How does community prevention work?
Prevention science is a public health model that focuses on creating change at the community level. It starts with a Community Coalition of 12 stakeholder "sectors" that work together: youth and parent volunteers, designated partners from local institutions such as schools, police, treatment centers, and other concerned groups. The coalition leadership follows the Strategic Prevention Framework to provide training, data, and coordination to the coalition's members so that they can develop, implement and evaluate plans using the 7 Strategies for Community Change.
This model is based on the idea that local ownership of the work helps ensure cultural appropriateness and sustainability. At the same time, the model is vulnerable to the realities of work that is based on volunteerism: lack of expertise, lack of time, lack of coordination.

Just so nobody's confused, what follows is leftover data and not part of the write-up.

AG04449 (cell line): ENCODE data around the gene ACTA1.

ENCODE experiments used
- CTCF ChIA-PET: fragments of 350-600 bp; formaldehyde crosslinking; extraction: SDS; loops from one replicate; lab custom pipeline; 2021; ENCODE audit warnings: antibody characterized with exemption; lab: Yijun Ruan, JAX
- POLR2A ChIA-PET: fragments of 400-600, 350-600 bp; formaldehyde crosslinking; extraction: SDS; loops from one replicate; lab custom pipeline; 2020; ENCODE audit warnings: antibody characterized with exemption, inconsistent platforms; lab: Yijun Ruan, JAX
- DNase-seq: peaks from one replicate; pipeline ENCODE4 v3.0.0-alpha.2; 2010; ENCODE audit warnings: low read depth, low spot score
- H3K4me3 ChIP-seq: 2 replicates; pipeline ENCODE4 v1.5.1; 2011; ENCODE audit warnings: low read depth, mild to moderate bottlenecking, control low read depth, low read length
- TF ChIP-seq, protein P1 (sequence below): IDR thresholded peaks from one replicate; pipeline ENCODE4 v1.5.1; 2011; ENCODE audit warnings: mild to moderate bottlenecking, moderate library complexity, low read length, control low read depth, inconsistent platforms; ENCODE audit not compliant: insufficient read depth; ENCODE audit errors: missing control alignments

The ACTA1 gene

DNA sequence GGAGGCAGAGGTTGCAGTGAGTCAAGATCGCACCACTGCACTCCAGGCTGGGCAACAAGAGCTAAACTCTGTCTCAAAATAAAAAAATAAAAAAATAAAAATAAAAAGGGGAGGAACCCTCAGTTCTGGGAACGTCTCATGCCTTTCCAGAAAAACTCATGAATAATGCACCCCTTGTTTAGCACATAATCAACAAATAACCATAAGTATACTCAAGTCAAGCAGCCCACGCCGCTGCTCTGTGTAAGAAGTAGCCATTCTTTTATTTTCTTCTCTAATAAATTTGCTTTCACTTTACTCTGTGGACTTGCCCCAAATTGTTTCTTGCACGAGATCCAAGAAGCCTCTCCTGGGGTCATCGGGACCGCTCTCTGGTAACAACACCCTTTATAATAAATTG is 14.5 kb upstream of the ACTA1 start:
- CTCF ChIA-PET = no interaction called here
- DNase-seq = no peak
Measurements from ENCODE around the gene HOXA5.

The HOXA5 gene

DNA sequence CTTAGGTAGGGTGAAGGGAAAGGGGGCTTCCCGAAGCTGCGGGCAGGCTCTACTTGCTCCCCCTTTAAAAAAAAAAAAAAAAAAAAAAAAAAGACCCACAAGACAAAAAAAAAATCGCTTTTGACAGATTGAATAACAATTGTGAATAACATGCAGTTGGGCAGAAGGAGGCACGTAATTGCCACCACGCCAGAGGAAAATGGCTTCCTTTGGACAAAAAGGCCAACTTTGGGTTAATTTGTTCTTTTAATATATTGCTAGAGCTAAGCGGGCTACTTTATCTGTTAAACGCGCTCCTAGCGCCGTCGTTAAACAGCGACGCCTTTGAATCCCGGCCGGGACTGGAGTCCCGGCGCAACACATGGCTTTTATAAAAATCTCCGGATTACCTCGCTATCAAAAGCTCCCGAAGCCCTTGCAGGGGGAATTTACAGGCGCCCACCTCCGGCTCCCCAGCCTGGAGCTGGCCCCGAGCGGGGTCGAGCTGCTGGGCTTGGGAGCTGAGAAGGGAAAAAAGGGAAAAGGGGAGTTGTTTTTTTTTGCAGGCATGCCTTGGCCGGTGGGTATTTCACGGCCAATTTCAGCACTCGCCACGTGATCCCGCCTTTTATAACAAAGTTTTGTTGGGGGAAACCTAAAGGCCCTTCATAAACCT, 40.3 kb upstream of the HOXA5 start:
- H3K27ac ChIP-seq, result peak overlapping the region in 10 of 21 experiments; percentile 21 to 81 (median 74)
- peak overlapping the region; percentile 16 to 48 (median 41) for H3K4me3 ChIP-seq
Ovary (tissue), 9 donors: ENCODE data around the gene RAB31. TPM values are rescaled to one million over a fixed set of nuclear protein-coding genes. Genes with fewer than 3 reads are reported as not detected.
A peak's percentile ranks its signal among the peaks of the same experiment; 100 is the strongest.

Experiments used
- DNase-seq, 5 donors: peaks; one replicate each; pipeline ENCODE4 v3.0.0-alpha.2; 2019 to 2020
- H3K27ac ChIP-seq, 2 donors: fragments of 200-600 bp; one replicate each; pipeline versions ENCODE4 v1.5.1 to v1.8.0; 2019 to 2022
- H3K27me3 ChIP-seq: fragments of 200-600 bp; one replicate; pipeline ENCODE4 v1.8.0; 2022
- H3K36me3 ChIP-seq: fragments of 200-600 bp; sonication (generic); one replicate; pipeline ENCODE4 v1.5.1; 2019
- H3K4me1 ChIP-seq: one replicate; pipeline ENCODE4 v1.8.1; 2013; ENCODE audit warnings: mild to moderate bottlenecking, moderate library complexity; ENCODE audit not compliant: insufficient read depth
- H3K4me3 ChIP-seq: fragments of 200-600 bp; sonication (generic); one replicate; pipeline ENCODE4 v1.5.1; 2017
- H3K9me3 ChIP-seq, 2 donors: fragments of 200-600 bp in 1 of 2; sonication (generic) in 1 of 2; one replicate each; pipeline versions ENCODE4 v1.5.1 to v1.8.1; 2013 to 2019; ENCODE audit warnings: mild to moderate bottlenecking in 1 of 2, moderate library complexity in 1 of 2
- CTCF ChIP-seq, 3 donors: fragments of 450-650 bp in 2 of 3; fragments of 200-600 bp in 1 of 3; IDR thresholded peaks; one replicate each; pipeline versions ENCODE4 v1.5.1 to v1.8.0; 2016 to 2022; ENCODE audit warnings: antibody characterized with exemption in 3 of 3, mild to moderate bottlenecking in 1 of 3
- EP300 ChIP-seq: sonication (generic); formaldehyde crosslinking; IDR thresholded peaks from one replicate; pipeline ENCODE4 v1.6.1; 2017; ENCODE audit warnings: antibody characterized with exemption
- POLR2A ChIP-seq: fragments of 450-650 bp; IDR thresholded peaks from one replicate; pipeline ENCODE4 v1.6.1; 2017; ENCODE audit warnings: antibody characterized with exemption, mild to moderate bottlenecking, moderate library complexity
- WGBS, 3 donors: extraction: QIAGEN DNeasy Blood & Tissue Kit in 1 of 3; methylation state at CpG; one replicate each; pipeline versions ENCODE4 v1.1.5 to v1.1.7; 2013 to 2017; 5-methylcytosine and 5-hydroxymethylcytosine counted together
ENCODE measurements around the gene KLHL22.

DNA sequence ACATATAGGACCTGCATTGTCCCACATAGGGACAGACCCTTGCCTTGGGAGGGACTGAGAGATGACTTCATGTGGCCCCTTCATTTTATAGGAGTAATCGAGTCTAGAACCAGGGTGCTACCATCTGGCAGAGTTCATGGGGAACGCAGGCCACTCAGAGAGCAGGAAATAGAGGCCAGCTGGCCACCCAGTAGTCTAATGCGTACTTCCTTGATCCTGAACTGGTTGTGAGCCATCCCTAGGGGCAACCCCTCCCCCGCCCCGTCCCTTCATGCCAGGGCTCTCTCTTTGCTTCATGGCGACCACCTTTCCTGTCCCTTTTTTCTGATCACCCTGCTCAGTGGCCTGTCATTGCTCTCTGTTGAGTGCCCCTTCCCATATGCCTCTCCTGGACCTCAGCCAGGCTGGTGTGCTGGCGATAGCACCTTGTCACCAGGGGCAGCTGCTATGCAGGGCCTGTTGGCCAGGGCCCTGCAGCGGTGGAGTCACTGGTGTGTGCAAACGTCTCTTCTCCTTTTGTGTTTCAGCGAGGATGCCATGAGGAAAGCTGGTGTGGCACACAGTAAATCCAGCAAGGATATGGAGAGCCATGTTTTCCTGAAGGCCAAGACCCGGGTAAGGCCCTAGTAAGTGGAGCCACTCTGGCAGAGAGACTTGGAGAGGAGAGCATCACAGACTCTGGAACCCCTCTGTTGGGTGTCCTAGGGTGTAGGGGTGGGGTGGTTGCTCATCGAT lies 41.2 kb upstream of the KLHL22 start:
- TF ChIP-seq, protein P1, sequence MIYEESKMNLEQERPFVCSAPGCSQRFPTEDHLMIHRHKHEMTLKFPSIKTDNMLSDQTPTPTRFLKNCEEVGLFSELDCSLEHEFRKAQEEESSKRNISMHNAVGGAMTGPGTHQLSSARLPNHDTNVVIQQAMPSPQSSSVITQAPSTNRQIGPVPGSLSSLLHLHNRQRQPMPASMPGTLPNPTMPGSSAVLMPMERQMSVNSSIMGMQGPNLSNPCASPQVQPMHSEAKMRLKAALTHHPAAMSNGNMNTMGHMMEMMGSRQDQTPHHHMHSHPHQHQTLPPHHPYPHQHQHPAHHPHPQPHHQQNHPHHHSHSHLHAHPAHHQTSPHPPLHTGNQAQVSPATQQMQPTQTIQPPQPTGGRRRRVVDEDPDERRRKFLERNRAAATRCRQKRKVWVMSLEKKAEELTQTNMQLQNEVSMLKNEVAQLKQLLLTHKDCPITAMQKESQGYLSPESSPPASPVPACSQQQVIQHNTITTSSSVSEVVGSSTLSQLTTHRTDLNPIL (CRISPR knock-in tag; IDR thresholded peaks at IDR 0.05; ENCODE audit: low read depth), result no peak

Positive Directions brings prevention leadership to the coalitions we work with, helping build members' capacity, gathering data, coordinating meetings, providing training, and leading initiatives. Positive Directions also seeks out and manages grants that support community coalition work. Over the years, our coalitions--also known as Local Prevention Councils or LPCs--have included Fairfield, Norwalk, Weston, Westport, and Wilton.